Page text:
All in Favor of Lemurs Say Aye-aye


Aristides, my nephew’s adopted lemur at the Duke Lemur Center in Durham, North Carolina

In an earlier post, I wrote about my young nephew’s “lemur cat,” Aristides, which my older sister and I adopted on behalf of my nephew as a Christmas present last year. Aristides is a lemur of the species Lemur catta, thus my nephew’s reference to him as a “lemur cat.” Aristides lives at the Duke Lemur Center in Durham, North Carolina, where groundbreaking, non-invasive research is conducted on various species of lemurs—many of which are endangered or threatened.

The adoption process, which helps defray the costs of maintaining the animals in a habitat that closely mirrors their existence in the wild, entitled my nephew to a tour of the Lemur Center. So earlier this year, my nephew, his mom, Nanny and Pap, and I ventured over to the lemur habitat to learn more about these creatures. We were a bit disappointed to discover that we would not see Aristides during the tour, but we did see plenty of other lemurs. (Also, because it was a chilly winter day, the animals were indoors. If you plan your trip during warmer weather, you might be able to see the lemurs in their natural habitat in the Duke Forest.)

The Duke Lemur Center is situated on 85 acres of the Duke Forest in Durham, North Carolina

The Duke Lemur Center is situated on 85 acres of the Duke Forest in Durham, North Carolina

I won’t give away the lemur ranch here in this post, but I will say that the Duke Lemur Center names all their animals and they have quite a good time doing it…or so it seems. For example, all the ring-tailed lemurs have Greek names, and the blue-eyed lemurs are named after blue-eyed movie stars. Aye-ayes, my favorite lemurs of the bunch, have creepy character names, such as Endora. Fat-tailed dwarf lemurs are named after birds. An interesting fact about these little critters is that they can survive long periods of time without food by storing fat in their tails. Another fun fact? The fat-tailed dwarf lemur is the only primate that hibernates. Researchers at the Duke Lemur Center are currently studying the hibernation behaviors of the fat-tailed dwarf lemur in hopes of translating their findings into a better understanding of human sleep patterns and metabolism.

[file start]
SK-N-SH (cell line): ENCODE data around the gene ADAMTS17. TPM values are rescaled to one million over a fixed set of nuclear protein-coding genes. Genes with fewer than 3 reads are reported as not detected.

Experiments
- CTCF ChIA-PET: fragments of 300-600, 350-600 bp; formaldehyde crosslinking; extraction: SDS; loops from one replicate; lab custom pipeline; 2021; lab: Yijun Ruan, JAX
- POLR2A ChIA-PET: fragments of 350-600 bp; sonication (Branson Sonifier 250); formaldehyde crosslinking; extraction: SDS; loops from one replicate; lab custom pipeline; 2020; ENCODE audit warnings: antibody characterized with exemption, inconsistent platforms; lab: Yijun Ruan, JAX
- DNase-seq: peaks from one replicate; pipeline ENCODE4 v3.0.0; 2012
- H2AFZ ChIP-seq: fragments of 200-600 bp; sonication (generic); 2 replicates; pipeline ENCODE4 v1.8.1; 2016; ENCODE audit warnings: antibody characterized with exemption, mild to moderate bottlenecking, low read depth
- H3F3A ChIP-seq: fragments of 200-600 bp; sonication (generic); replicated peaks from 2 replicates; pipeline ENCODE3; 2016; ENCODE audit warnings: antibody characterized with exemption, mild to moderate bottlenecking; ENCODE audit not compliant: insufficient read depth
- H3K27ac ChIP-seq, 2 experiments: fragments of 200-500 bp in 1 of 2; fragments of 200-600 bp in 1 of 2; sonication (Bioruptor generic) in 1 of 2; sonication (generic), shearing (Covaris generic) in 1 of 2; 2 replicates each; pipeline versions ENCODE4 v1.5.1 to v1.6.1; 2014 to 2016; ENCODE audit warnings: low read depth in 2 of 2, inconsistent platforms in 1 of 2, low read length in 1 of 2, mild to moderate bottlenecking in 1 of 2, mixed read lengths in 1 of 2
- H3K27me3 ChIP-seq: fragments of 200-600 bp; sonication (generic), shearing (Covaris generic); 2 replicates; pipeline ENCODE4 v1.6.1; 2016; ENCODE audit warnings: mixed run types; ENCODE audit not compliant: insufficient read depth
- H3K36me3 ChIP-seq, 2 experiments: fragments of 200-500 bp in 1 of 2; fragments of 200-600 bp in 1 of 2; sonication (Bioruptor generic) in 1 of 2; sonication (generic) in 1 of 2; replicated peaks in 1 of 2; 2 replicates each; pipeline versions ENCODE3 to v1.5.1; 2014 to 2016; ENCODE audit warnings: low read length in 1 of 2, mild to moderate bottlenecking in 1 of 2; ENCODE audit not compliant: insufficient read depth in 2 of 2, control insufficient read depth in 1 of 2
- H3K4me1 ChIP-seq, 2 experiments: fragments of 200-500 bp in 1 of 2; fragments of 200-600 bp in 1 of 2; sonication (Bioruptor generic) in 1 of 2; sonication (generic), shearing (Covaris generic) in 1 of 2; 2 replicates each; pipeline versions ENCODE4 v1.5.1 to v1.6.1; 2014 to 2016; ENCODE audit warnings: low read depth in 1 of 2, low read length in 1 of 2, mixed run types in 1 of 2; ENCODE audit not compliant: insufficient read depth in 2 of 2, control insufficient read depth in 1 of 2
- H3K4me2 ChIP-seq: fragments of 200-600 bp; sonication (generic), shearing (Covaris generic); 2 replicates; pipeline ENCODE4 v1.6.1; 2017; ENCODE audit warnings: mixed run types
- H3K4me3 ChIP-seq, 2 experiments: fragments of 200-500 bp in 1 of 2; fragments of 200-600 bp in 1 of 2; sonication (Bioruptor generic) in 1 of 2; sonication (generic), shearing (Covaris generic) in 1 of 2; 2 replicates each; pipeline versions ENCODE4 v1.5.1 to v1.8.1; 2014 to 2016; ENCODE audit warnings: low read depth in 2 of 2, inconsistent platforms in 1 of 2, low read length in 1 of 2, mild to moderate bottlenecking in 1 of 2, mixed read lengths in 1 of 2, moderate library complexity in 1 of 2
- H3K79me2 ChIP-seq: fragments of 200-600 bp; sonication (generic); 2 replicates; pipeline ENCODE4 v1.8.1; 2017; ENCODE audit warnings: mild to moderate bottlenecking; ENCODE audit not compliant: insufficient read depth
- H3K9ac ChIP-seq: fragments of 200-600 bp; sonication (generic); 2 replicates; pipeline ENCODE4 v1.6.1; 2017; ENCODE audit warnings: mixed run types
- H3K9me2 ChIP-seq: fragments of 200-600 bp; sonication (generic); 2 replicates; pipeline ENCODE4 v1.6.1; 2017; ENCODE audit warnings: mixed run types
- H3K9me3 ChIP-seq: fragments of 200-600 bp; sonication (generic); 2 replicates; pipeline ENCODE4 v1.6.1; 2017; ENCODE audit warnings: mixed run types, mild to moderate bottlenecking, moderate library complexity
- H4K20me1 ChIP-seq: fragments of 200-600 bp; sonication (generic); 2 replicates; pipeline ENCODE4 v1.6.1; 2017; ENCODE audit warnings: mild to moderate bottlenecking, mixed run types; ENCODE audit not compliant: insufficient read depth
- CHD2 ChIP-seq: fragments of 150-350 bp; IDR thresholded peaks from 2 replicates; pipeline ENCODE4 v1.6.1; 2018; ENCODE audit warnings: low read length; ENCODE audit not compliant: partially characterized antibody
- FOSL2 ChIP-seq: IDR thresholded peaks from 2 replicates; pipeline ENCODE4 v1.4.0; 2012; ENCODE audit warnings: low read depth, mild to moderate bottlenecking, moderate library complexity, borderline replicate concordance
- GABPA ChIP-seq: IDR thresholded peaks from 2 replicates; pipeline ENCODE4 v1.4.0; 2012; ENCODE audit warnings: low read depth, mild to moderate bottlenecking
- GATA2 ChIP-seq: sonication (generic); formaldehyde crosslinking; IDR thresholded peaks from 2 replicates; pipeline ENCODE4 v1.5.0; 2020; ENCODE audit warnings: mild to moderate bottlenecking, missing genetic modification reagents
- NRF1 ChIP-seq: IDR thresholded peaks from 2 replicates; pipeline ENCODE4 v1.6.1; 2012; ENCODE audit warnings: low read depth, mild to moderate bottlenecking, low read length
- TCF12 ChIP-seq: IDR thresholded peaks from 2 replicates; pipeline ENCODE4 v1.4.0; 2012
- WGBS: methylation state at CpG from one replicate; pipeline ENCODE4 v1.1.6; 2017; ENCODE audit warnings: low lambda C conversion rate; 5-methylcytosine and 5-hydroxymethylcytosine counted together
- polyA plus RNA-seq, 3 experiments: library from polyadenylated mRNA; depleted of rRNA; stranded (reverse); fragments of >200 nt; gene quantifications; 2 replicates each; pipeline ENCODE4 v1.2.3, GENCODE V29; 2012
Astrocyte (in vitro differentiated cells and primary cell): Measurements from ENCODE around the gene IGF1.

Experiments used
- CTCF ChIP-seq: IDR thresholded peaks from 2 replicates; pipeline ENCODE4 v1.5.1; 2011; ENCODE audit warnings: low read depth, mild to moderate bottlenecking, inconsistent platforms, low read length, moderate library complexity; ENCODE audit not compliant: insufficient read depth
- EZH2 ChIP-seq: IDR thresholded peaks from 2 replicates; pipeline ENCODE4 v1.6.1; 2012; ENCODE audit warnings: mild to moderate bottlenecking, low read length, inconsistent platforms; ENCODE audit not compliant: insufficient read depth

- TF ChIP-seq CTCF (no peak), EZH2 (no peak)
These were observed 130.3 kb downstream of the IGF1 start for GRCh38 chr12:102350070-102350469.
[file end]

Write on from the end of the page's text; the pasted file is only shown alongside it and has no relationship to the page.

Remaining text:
A Sifaka lemur at the Duke Lemur Center: The Sifaka are from the dry northwestern forests of Madagascar and are known for their vertical posture. ‘Sifaka’ is a Malagasy name given to this animal because of its distinct call—“shif-auk”—as it makes its way through the trees.

To learn more about lemurs and maybe even find your favorite, browse the Duke Lemur Center animal page. If you live in, near, or ever travel to Durham, consider a tour of the Center. It’s a fun place for pre-schoolers, post-schoolers, and everyone in between.

And God said, “Let the land produce living creatures according to their kinds: the livestock, the creatures that move along the ground, and the wild animals, each according to its kind.” And it was so. —Genesis 1:24

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